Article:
Author(s): Paxton A, Maine D, Freedman L, Fry D, Lobis S
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Abstract PURPOSE: We searched for evidence for the effectiveness of emergency obstetric care (EmOC) interventions in reducing maternal mortality primarily in developing countries. METHODS: We reviewed population-based studies with maternal mortality as the outcome variable and ranked them according to the system for ranking the quality of evidence and strength of recommendations developed by the US Preventive Services Task Force. A systematic search of published literature was conducted for this review, including searches of Medline, PubMed, Cochrane Database of Systematic Reviews, the Cochrane Pregnancy and Childbirth Database and the Cochrane Controlled Trials Register. RESULTS: The strength of the evidence is high in several studies with a design that places them in the second and third tier in the quality of evidence ranking system. No studies were found that are experimental in design that would give them a top ranking, due to the measurement challenges associated with maternal mortality, although many of the specific individual clinical interventions that comprise EmOC have been evaluated through experimental design. There is strong evidence based on studies, using quasi-experimental, observational and ecological designs, to support the contention that EmOC must be a critical component of any program to reduce maternal mortality.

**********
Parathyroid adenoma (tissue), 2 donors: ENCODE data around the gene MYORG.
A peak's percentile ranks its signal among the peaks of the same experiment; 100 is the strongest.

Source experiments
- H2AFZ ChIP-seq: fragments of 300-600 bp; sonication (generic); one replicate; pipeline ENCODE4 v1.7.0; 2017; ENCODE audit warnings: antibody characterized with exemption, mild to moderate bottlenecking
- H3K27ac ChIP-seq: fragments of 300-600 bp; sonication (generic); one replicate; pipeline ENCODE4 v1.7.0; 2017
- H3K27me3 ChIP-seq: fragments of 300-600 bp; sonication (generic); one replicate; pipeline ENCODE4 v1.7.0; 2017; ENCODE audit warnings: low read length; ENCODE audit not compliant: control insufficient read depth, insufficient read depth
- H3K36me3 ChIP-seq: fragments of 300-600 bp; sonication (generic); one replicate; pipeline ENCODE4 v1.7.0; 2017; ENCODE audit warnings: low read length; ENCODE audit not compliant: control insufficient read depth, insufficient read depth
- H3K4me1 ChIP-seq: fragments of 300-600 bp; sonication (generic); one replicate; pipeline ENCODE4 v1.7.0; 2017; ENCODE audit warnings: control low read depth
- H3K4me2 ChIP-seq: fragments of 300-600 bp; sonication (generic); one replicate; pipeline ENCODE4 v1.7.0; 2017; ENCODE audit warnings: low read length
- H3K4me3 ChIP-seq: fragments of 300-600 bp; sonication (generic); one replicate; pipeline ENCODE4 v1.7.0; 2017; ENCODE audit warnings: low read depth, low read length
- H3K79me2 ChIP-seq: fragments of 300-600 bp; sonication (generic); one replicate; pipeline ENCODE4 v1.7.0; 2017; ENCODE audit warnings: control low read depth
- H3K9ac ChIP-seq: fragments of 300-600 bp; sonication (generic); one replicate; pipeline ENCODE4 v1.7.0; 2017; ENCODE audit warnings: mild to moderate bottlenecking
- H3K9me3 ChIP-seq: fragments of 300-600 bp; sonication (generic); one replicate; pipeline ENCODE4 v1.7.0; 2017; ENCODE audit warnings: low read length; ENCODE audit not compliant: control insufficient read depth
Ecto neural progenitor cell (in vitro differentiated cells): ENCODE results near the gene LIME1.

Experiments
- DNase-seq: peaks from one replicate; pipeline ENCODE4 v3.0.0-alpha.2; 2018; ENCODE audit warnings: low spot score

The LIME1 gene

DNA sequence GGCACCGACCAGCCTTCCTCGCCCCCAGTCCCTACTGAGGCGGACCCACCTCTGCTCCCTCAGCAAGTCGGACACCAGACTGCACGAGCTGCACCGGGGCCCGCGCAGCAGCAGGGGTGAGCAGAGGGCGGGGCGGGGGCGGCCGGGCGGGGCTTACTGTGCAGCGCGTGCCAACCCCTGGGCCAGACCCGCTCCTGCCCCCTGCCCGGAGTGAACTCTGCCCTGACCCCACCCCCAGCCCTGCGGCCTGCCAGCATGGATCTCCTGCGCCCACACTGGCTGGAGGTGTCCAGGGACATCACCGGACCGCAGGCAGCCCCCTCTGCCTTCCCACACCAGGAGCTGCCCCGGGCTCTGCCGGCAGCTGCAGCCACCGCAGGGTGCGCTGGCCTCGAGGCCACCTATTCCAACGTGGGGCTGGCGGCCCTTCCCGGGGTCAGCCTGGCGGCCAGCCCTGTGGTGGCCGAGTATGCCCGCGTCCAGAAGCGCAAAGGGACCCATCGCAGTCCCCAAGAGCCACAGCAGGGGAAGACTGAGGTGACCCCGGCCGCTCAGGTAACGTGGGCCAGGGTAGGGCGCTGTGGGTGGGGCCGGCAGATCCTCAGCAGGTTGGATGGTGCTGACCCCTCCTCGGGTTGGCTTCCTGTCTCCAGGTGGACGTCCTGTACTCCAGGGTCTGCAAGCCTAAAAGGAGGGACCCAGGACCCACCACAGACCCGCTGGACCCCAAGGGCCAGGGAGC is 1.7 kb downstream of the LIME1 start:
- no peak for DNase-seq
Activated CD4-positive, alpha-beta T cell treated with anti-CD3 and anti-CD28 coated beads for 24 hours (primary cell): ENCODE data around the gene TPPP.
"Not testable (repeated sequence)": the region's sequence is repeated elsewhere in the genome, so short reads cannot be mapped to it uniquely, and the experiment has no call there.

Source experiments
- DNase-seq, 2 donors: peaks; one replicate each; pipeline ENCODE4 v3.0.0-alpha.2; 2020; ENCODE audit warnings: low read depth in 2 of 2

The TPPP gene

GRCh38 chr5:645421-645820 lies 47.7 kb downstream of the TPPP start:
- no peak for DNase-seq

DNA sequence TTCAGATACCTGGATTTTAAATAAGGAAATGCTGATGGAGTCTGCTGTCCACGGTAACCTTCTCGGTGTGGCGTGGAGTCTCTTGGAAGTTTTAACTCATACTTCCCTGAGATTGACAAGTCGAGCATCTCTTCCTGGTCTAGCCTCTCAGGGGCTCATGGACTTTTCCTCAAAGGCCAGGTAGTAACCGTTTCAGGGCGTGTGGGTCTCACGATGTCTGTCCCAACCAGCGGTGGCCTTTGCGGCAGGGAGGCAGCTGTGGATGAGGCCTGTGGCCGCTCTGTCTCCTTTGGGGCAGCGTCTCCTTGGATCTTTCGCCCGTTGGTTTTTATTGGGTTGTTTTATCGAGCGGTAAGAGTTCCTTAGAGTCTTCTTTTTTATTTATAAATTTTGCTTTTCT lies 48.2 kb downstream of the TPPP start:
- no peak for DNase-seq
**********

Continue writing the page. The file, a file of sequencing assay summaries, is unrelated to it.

This article was published in Int J Gynaecol Obstet
and referenced in Journal of Blood Disorders & Transfusion